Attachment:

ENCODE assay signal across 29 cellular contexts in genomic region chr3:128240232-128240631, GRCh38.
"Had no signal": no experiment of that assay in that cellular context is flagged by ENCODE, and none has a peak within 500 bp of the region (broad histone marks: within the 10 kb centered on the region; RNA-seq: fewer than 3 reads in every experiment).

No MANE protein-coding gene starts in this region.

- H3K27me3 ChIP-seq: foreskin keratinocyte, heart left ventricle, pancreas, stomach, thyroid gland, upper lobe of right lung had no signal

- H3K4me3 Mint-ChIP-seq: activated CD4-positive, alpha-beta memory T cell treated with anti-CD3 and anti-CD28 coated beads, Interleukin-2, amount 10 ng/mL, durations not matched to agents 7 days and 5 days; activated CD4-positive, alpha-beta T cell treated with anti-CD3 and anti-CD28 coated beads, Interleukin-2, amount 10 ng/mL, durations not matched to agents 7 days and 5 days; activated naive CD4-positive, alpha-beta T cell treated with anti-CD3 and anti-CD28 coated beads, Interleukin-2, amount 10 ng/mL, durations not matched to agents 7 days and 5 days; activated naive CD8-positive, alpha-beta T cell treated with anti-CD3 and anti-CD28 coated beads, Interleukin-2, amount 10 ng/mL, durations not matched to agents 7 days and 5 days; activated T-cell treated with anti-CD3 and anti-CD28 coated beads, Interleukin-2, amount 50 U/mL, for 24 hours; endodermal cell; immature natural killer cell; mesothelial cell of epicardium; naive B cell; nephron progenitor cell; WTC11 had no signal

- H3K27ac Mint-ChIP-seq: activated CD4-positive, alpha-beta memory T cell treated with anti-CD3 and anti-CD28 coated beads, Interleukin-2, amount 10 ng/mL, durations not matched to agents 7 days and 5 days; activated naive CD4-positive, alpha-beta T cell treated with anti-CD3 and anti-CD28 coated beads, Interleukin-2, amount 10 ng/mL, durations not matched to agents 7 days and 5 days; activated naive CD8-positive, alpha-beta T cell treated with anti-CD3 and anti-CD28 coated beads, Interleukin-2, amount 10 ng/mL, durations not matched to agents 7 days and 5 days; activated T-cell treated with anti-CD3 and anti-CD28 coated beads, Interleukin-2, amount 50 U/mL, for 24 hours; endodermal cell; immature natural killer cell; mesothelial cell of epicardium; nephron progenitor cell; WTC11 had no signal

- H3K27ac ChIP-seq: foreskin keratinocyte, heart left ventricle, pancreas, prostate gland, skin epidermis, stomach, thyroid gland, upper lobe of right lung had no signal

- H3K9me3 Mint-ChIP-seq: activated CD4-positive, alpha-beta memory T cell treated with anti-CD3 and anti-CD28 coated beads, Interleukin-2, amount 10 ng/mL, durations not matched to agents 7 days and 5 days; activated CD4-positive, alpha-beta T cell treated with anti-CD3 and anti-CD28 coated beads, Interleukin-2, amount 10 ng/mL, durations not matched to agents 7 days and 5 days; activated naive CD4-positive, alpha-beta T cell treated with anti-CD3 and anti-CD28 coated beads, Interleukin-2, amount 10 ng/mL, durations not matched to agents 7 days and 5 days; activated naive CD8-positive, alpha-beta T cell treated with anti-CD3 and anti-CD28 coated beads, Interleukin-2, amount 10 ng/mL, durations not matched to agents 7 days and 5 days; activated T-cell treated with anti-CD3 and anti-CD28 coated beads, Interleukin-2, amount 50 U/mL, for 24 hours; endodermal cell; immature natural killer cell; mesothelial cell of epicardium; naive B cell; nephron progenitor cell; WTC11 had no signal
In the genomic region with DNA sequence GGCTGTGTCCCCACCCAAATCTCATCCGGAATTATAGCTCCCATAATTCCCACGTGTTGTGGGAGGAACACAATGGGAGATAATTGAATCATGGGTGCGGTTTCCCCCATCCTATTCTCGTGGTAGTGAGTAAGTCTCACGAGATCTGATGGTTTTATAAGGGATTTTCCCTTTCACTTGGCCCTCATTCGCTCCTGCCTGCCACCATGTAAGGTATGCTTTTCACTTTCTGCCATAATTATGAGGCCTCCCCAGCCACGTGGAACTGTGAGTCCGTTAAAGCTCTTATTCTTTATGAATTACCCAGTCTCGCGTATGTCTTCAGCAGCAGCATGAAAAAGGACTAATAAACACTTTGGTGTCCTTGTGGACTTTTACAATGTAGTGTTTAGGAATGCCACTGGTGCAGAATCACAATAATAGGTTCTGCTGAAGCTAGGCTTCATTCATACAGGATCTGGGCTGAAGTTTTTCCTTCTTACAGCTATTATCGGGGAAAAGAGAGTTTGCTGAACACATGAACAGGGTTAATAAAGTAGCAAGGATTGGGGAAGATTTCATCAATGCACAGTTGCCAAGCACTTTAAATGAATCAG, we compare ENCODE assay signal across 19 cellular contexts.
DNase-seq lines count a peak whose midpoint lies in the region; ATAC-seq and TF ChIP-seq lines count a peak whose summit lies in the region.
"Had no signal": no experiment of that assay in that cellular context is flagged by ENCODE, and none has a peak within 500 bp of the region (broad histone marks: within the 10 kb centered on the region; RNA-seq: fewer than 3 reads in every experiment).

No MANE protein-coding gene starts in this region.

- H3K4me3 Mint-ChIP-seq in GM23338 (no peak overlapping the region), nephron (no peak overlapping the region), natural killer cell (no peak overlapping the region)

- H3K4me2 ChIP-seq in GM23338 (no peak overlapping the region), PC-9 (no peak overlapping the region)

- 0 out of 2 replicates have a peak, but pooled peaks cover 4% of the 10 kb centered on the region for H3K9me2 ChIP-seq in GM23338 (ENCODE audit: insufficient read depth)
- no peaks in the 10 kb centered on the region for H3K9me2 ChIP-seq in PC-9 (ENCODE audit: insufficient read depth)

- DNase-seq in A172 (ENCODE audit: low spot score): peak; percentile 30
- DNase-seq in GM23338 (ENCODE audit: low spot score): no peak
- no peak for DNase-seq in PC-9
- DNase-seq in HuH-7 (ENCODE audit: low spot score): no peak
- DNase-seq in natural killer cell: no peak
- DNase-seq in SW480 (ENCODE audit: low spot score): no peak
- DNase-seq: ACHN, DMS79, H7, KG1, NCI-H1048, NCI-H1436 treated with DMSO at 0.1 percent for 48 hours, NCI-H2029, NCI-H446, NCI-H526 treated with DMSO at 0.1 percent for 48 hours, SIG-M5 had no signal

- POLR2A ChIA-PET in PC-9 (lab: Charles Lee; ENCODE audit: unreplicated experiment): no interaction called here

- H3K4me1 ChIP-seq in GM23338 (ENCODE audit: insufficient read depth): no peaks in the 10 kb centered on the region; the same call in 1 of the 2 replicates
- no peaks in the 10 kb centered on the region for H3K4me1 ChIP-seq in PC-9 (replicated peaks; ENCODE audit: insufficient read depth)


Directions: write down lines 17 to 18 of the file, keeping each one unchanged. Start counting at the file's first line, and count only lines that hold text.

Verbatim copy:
- DNase-seq in A172 (ENCODE audit: low spot score): peak; percentile 30
- DNase-seq in GM23338 (ENCODE audit: low spot score): no peak